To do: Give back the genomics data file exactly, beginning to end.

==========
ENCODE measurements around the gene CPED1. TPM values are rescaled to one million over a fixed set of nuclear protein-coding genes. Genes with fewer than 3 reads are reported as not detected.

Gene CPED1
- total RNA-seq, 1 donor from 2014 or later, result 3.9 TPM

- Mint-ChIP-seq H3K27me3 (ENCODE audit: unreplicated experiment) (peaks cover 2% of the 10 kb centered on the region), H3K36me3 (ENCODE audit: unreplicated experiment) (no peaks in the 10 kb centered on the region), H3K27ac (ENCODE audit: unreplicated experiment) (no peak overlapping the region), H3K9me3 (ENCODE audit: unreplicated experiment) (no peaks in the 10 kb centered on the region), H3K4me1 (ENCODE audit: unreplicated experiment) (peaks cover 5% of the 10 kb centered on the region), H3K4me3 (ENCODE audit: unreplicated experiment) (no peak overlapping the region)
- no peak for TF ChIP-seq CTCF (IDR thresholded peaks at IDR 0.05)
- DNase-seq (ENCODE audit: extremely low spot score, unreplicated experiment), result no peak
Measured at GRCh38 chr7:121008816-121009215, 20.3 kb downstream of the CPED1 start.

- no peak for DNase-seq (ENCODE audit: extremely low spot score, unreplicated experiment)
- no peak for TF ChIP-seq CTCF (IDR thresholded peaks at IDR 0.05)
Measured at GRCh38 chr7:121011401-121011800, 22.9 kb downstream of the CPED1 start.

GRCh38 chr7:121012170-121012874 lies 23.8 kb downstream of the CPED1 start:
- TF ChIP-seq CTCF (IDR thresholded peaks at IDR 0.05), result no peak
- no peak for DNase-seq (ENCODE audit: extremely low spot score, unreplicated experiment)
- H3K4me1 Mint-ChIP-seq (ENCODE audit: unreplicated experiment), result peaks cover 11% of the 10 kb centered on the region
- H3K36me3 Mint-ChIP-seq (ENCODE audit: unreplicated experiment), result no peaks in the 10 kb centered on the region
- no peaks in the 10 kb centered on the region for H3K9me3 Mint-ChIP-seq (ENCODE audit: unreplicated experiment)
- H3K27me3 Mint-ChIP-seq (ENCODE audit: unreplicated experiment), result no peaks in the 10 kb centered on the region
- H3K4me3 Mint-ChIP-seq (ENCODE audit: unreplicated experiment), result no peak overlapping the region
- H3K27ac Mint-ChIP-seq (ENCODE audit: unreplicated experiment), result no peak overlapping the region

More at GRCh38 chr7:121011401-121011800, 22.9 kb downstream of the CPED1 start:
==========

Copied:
ENCODE measurements around the gene CPED1. TPM values are rescaled to one million over a fixed set of nuclear protein-coding genes. Genes with fewer than 3 reads are reported as not detected.

Gene CPED1
- total RNA-seq, 1 donor from 2014 or later, result 3.9 TPM

- Mint-ChIP-seq H3K27me3 (ENCODE audit: unreplicated experiment) (peaks cover 2% of the 10 kb centered on the region), H3K36me3 (ENCODE audit: unreplicated experiment) (no peaks in the 10 kb centered on the region), H3K27ac (ENCODE audit: unreplicated experiment) (no peak overlapping the region), H3K9me3 (ENCODE audit: unreplicated experiment) (no peaks in the 10 kb centered on the region), H3K4me1 (ENCODE audit: unreplicated experiment) (peaks cover 5% of the 10 kb centered on the region), H3K4me3 (ENCODE audit: unreplicated experiment) (no peak overlapping the region)
- no peak for TF ChIP-seq CTCF (IDR thresholded peaks at IDR 0.05)
- DNase-seq (ENCODE audit: extremely low spot score, unreplicated experiment), result no peak
Measured at GRCh38 chr7:121008816-121009215, 20.3 kb downstream of the CPED1 start.

- no peak for DNase-seq (ENCODE audit: extremely low spot score, unreplicated experiment)
- no peak for TF ChIP-seq CTCF (IDR thresholded peaks at IDR 0.05)
Measured at GRCh38 chr7:121011401-121011800, 22.9 kb downstream of the CPED1 start.

GRCh38 chr7:121012170-121012874 lies 23.8 kb downstream of the CPED1 start:
- TF ChIP-seq CTCF (IDR thresholded peaks at IDR 0.05), result no peak
- no peak for DNase-seq (ENCODE audit: extremely low spot score, unreplicated experiment)
- H3K4me1 Mint-ChIP-seq (ENCODE audit: unreplicated experiment), result peaks cover 11% of the 10 kb centered on the region
- H3K36me3 Mint-ChIP-seq (ENCODE audit: unreplicated experiment), result no peaks in the 10 kb centered on the region
- no peaks in the 10 kb centered on the region for H3K9me3 Mint-ChIP-seq (ENCODE audit: unreplicated experiment)
- H3K27me3 Mint-ChIP-seq (ENCODE audit: unreplicated experiment), result no peaks in the 10 kb centered on the region
- H3K4me3 Mint-ChIP-seq (ENCODE audit: unreplicated experiment), result no peak overlapping the region
- H3K27ac Mint-ChIP-seq (ENCODE audit: unreplicated experiment), result no peak overlapping the region

More at GRCh38 chr7:121011401-121011800, 22.9 kb downstream of the CPED1 start: